Interview With Brett Mandel, An American Teacher In South Korea
Brett Mandel has been teaching English with the EPIK program in South Korea. Here, he shares with us his experiences to date.
Thanks for joining us, Brett. Please tell us a little about yourself.
My name is Brett Mandel and I am an English native teaching English with EPIK in Gyeongju (경주), Gyeongsangbuk, South Korea. I just finished obtaining my teaching degree from the University of Illinois in Champaign-Urbana to become a high school history teacher, and this is my first teaching job.
How have you enjoyed teaching in South Korea to date?
So far, my experiences teaching English in Korea have been absolutely phenomenal. I have been placed at two schools: Mohwa Elementary School (모화초등학교) and Youngji Elementary School (영지초등학교). I teach students from 1st grade to 6th grade, utilizing the course textbooks while implementing a variety of different games and activities to help students enjoy learning the materials. At both of my schools the students and teachers have been extremely welcoming and helpful should I have any questions. While I have only been teaching here for three months, I am already considering signing a second year to my contract.
What advice can you give to new teachers interested in teaching in South Korea?
There are a few pieces of advice that I would like to give to teachers interested in this program (or any program in South Korea):
– I know the application process can be rigorous. Stay on top of everything and stay organized.
– Learn a bit of the Korean language. I was fortunate to have some Korean survival lessons at the EPIK orientation, and am now able to say a few important things (such as hello/goodbye, ordering food, taking taxis, numbers, etc.)
– If your program has an orientation, make a lot of friends. If not, get out there and meet people! Most cities have Facebook groups for foreign teachers, and through this and my orientation, I was able to create groups of friends in different cities.
– Stay on top of everything and stay organized. Yeah, I’ll say it twice. It’s pretty important.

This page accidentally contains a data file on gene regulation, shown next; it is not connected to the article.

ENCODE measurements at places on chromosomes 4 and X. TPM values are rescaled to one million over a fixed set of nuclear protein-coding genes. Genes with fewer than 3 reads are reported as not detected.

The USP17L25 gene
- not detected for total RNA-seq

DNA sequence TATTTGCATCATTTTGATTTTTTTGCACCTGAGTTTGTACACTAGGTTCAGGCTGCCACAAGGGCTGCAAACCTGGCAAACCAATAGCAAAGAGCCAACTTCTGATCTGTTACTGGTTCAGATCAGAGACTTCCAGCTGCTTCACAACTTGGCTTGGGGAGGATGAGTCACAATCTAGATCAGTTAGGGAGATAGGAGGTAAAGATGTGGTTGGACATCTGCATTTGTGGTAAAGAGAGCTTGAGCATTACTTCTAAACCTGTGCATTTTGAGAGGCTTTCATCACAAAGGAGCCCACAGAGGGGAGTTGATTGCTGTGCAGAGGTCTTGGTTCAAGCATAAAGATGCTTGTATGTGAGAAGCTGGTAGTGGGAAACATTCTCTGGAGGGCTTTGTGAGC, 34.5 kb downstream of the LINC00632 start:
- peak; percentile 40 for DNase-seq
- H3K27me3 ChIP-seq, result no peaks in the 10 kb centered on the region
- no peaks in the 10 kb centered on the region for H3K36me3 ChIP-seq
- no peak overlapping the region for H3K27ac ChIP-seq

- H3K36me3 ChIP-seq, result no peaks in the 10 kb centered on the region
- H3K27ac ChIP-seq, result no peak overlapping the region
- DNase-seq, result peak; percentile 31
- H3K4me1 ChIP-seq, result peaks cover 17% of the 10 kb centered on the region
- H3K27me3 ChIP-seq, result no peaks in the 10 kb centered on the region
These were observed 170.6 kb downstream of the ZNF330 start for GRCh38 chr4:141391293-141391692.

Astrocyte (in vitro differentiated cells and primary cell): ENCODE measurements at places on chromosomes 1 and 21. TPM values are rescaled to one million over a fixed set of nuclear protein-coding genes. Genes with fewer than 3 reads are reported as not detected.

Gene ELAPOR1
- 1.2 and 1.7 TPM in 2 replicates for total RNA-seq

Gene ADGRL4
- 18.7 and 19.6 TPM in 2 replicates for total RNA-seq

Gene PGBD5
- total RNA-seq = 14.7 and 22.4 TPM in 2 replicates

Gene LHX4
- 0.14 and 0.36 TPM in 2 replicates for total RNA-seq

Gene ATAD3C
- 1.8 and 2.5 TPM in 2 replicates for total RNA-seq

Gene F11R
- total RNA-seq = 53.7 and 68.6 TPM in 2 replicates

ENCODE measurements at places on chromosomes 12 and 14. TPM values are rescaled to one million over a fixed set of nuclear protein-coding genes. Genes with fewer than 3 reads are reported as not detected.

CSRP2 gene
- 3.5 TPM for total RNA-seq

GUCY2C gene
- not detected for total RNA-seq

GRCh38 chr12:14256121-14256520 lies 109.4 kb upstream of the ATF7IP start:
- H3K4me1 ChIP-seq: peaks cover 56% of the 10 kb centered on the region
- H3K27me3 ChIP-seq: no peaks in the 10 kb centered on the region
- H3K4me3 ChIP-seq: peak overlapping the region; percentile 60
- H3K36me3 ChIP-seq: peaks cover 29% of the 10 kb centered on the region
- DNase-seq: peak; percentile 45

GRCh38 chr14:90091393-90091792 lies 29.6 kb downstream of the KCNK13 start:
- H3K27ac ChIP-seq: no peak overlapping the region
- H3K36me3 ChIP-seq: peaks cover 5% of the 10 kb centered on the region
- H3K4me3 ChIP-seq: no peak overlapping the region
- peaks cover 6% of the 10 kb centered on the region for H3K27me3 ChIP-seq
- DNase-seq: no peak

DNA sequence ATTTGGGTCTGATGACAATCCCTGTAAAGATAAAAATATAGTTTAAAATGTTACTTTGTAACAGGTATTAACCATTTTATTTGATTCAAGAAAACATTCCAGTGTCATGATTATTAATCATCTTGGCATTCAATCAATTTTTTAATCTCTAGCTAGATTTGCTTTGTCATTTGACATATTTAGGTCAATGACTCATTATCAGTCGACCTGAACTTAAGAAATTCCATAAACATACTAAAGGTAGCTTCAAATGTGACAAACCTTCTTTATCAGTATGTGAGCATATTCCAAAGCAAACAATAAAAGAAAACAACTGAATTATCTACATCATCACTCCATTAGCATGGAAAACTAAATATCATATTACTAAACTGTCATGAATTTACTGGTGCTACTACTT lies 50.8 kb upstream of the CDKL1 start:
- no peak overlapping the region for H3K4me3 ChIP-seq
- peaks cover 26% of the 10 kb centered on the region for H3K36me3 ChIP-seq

Can you tell us about a particularly powerful moment in your classroom?
During one of the fist weeks of school, I played a whiteboard game with my 2nd grade class at Youngji Elementary School. In order to win, students needed to work their way across the board, reciting the vocabulary words associated with a picture. When the two teams met in the middle, they played a game of rock, paper, scissors where the winner continued and the loser had to start over at their side of the board.
I thought the game went over alright, but later my co-teacher sent me a video of my students playing the game during their recess. They had drawn the pictures on the board themselves and were actually practicing English outside of their class time.
What are the positive and negative aspects of living in South Korea?
As for positives, I feel that this job is very well paying while not being all too demanding. I have not had to do too much work outside of school as I can get the mass majority of my planning done in school. If you like to travel, you will have ample opportunities to do so, and for the most part, the community is extremely welcoming.
As for negatives, be ready to get some looks while walking on the street, especially if you live in a smaller town or in a rural area. Another thing that I haven’t gotten used to is being on “Korea time”. What this means is that you may have your entire schedule changed one day, and find out 5 minutes before your first class starts. Just this week, my friend had to give a 10 minute speech to her coworkers on 5 minutes notice. Also, if you like good beer and whiskey like I do, you’re not going to be able to find what you want.
Have you had the opportunity to travel much in South Korea or in Asia?
Overall, I absolutely love my schools. The faculty always makes me feel welcome and the students put a smile on my face regardless of what mood I’m in.
Is there anything else you’d like our readers to know about?
If you have any questions while going through the application process, do not hesitate to contact John Kellenberger. He helped me tremendously throughout my process.
Do you have any favorite blogs or websites about South Korea that you’d like to share with our readers?
Waygook have lessons and materials for every chapter of almost every book, as well as a lot of different materials for classes that do not follow a textbook.